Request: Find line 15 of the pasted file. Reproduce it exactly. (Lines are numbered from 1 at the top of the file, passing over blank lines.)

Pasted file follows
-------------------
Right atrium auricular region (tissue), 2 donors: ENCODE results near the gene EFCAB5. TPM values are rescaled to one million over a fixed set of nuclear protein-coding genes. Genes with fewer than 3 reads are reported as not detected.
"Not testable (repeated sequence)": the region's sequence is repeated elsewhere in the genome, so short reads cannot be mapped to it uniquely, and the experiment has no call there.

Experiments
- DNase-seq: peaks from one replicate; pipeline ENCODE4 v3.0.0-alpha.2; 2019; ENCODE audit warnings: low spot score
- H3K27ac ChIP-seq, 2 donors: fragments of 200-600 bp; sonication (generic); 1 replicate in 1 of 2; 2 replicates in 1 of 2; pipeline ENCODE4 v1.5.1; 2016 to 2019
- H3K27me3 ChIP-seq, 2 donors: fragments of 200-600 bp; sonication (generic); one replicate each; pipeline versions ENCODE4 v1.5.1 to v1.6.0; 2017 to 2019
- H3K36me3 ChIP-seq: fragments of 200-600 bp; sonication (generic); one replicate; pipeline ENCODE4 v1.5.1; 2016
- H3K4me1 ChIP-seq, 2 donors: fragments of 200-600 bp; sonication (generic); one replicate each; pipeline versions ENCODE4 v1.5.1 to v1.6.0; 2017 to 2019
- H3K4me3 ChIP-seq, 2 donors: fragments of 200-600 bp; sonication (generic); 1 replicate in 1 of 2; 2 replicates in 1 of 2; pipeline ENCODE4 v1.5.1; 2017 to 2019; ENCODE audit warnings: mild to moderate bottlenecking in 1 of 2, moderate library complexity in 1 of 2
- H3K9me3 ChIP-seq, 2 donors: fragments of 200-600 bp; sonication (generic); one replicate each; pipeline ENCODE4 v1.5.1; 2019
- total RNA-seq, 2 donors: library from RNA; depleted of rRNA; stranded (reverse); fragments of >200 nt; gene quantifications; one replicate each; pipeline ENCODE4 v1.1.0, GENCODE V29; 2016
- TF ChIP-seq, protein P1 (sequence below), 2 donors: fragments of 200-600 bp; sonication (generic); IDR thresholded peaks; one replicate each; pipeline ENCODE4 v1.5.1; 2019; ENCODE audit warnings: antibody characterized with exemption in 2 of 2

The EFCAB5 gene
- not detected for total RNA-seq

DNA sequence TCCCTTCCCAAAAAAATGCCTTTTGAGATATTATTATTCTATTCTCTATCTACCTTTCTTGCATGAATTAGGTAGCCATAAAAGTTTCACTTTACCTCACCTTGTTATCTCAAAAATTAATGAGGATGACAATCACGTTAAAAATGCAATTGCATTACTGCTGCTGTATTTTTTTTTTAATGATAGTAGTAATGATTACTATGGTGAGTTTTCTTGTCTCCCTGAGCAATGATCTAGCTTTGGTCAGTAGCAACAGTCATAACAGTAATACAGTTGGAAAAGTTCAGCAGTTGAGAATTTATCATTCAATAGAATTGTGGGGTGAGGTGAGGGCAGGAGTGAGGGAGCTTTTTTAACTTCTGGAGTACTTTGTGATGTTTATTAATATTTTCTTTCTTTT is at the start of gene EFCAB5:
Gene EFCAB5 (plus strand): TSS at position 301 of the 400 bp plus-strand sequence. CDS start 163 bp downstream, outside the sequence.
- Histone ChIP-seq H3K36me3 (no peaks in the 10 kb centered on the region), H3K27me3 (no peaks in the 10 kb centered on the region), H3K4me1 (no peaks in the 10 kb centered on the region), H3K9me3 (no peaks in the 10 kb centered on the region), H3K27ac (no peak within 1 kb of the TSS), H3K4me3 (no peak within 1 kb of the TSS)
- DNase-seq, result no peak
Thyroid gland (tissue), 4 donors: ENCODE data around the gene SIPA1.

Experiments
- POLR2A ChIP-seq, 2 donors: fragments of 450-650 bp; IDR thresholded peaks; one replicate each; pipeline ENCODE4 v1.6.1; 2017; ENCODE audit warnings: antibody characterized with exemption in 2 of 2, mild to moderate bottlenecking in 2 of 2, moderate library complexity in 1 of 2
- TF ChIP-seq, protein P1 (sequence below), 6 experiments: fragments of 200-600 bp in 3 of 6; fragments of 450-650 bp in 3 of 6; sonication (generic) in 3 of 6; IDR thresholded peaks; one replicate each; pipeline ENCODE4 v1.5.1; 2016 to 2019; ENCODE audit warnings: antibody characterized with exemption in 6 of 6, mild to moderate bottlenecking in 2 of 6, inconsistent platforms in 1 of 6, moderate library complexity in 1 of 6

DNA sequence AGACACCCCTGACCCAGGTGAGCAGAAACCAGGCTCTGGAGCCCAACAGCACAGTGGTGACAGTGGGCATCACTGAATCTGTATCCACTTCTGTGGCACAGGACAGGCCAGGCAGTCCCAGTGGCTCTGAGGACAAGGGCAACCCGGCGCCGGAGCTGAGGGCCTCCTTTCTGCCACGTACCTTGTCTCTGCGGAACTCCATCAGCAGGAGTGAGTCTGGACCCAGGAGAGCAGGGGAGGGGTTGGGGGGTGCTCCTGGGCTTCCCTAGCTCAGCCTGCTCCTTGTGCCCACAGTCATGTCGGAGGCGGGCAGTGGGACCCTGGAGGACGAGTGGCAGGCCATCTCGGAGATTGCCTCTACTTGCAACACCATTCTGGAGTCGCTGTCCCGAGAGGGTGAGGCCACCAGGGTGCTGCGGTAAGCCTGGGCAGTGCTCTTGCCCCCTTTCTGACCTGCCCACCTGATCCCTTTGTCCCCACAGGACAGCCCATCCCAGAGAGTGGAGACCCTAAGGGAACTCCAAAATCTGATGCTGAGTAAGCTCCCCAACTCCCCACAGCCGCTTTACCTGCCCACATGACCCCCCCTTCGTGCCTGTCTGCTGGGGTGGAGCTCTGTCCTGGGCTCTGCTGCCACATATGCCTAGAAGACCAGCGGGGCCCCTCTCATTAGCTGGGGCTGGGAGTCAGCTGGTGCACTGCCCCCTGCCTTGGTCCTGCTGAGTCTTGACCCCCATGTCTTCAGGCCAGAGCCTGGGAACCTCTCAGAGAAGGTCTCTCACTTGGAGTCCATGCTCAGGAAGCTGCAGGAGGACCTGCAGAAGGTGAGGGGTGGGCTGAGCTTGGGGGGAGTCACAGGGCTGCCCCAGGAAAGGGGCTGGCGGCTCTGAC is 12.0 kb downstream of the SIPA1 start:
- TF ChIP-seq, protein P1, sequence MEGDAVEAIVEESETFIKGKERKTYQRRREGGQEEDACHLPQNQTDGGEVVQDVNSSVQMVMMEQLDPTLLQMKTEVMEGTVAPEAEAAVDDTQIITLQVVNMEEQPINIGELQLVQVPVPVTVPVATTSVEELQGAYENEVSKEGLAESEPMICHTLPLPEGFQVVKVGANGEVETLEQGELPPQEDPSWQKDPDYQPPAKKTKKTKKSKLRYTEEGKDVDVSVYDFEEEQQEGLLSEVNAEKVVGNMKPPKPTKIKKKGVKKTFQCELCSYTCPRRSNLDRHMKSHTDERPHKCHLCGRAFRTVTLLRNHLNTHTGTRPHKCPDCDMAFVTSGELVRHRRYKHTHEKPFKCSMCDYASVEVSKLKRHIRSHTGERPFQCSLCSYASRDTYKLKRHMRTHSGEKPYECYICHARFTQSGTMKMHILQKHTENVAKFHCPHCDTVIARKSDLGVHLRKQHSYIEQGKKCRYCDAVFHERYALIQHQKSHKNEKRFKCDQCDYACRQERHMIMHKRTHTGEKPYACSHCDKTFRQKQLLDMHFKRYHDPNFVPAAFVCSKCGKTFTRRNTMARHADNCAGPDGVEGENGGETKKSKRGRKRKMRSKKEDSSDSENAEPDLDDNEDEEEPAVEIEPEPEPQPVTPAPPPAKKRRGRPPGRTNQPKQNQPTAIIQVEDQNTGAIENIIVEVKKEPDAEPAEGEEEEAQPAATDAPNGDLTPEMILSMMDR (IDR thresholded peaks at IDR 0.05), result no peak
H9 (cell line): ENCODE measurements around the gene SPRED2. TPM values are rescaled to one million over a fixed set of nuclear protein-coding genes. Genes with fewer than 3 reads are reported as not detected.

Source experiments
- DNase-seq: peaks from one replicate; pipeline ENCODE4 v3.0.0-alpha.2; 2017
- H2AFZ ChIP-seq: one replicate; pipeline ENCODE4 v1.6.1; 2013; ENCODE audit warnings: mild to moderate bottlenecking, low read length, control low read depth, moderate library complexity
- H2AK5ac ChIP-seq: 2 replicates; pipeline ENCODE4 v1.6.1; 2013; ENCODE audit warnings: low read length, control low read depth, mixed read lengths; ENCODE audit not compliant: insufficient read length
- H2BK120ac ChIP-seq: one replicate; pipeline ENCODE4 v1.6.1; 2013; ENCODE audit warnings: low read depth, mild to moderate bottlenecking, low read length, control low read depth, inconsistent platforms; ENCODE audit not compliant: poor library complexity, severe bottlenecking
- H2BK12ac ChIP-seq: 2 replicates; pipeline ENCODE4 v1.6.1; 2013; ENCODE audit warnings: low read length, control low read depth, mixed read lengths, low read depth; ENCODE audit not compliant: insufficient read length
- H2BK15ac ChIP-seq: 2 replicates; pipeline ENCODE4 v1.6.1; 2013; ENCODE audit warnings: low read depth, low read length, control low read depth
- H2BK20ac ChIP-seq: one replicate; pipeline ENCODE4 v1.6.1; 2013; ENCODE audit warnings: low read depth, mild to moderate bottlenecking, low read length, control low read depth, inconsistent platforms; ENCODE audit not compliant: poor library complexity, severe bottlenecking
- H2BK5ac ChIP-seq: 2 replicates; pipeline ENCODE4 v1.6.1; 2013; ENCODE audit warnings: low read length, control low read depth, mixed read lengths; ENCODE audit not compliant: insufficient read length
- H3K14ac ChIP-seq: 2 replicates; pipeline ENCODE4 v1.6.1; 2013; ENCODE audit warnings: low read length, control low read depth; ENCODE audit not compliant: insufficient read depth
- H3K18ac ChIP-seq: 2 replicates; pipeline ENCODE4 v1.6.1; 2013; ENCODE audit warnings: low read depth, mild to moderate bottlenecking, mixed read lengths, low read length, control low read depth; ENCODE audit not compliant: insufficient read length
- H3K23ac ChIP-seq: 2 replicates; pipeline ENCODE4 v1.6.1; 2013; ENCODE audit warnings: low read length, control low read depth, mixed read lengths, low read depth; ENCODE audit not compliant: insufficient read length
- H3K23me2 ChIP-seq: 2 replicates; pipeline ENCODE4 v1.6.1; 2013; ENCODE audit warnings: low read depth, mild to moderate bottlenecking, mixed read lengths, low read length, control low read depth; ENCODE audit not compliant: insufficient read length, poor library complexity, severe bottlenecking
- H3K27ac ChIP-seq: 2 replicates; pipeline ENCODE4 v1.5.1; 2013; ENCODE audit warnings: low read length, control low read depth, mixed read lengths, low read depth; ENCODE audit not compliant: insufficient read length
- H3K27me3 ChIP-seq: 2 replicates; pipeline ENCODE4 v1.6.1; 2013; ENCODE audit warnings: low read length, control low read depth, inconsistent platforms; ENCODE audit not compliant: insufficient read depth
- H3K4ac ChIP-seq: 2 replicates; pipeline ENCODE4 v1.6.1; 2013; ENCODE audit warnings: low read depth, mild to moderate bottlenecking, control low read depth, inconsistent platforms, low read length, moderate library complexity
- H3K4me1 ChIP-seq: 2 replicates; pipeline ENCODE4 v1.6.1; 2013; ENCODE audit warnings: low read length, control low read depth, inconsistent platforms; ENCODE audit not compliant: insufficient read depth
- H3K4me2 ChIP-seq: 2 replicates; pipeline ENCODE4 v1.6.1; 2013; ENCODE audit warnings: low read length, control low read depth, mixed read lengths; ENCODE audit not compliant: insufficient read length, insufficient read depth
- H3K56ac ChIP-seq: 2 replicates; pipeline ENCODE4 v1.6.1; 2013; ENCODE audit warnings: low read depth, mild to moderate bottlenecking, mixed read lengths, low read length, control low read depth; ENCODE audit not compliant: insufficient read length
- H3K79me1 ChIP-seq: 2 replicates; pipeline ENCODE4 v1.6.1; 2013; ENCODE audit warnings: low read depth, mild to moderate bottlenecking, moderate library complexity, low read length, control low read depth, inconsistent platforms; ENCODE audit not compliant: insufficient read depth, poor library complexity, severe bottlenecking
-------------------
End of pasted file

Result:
DNA sequence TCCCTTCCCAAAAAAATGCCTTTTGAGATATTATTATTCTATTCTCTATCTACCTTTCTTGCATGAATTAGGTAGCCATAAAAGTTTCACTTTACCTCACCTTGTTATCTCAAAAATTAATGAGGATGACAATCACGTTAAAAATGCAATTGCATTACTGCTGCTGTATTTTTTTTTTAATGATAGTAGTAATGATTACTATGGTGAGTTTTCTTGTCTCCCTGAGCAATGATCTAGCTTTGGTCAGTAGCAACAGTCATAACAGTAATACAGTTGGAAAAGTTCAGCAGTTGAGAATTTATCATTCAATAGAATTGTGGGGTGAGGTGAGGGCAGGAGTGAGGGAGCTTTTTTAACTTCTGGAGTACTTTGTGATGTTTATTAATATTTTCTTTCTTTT is at the start of gene EFCAB5: